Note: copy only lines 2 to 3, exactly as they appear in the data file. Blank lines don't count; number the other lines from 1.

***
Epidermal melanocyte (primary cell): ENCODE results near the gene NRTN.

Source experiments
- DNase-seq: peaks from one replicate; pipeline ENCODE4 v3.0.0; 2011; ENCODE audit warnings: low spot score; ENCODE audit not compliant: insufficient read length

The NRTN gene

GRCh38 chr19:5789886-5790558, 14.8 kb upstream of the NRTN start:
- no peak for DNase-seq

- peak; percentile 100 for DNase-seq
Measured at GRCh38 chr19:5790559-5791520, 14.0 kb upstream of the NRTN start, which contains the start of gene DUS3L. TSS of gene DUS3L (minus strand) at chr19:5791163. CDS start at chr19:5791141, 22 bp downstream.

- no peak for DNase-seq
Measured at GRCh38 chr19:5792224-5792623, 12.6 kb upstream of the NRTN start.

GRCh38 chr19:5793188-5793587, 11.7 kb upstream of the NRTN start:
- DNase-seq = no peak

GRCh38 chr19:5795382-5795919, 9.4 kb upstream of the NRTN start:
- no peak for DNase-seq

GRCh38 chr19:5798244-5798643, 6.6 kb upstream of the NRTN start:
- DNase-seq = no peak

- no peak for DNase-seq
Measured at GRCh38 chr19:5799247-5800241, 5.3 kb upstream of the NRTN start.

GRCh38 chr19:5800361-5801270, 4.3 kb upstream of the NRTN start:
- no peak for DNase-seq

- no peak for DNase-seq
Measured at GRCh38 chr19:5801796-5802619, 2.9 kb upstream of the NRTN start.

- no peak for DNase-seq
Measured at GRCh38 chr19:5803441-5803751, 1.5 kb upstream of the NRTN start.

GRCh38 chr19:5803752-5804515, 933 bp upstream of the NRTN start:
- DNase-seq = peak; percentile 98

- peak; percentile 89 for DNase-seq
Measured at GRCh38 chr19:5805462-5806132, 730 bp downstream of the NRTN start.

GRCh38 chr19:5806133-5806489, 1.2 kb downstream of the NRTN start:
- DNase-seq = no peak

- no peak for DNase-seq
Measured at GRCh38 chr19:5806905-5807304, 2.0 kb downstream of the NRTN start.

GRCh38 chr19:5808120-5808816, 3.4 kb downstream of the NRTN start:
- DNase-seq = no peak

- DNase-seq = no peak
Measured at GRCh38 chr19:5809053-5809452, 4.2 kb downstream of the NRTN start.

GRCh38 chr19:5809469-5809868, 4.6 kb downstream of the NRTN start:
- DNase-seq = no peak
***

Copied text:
Source experiments
- DNase-seq: peaks from one replicate; pipeline ENCODE4 v3.0.0; 2011; ENCODE audit warnings: low spot score; ENCODE audit not compliant: insufficient read length